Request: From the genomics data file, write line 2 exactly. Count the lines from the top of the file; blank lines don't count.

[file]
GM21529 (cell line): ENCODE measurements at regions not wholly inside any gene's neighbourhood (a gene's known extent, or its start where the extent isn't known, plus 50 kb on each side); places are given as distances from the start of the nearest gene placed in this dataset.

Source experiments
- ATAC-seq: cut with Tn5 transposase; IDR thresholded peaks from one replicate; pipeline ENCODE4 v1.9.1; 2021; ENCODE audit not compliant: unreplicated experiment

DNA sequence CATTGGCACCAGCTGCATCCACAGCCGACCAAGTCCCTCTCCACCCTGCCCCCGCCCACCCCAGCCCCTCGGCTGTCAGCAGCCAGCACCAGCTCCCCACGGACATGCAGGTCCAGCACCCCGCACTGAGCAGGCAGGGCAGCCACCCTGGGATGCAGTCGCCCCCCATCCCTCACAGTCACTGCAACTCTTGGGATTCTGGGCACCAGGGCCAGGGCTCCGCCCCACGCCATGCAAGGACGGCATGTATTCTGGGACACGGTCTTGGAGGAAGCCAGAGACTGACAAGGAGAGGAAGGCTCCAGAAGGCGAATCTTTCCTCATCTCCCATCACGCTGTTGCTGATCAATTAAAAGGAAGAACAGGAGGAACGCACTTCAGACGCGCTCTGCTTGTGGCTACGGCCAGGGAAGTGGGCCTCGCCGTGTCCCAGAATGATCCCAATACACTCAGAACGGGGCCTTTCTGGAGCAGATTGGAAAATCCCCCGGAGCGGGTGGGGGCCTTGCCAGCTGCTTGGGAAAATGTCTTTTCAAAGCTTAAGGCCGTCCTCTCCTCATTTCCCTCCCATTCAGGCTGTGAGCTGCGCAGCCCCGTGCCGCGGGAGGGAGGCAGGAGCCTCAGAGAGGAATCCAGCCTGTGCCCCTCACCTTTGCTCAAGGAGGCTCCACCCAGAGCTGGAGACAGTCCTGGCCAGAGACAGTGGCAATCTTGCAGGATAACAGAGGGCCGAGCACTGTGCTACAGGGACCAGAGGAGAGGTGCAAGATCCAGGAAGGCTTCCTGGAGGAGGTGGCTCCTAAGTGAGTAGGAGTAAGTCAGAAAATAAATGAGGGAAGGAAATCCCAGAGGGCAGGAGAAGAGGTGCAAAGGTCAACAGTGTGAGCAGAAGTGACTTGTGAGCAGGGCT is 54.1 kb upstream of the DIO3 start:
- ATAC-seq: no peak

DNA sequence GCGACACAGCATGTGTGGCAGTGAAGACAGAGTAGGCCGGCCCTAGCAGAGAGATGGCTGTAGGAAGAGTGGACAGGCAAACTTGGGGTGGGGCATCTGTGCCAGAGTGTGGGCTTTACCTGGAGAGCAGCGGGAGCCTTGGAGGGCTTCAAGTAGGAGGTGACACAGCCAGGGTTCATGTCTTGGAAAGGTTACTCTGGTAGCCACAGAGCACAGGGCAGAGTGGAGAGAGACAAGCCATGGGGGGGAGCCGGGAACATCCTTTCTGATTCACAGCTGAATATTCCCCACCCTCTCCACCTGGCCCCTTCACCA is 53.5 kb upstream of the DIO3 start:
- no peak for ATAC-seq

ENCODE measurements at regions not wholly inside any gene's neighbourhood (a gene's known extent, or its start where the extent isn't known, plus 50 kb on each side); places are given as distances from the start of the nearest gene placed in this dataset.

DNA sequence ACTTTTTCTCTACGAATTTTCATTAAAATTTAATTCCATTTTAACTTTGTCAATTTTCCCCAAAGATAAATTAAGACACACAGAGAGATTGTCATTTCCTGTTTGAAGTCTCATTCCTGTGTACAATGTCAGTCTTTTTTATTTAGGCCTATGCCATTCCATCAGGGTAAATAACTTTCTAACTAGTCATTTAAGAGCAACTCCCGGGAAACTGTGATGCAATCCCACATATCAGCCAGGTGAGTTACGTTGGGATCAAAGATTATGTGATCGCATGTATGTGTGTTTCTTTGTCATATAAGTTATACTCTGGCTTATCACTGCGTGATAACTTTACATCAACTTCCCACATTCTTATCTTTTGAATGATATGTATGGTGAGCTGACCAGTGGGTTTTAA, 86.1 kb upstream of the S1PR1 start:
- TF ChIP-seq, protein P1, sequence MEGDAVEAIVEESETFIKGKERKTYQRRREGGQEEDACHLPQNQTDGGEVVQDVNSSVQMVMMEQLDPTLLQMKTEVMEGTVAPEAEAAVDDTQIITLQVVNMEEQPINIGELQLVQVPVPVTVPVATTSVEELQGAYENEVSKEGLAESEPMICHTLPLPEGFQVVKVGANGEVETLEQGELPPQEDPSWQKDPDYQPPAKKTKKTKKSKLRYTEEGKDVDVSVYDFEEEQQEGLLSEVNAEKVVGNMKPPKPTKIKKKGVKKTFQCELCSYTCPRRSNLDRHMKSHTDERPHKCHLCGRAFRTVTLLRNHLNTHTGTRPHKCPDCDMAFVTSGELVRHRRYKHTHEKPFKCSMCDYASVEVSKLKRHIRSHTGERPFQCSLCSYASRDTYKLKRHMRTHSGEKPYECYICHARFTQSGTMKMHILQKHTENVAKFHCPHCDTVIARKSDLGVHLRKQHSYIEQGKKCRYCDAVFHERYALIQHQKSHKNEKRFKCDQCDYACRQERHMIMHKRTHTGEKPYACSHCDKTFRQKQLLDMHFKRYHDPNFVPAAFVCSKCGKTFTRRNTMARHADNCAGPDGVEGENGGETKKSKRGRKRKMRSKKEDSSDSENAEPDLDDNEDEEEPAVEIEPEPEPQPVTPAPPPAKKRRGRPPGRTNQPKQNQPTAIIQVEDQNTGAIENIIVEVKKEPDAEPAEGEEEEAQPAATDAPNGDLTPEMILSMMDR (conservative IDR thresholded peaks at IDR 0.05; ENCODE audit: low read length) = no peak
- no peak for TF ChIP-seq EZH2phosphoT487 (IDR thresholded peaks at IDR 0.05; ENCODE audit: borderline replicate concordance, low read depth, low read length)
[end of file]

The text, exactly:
Source experiments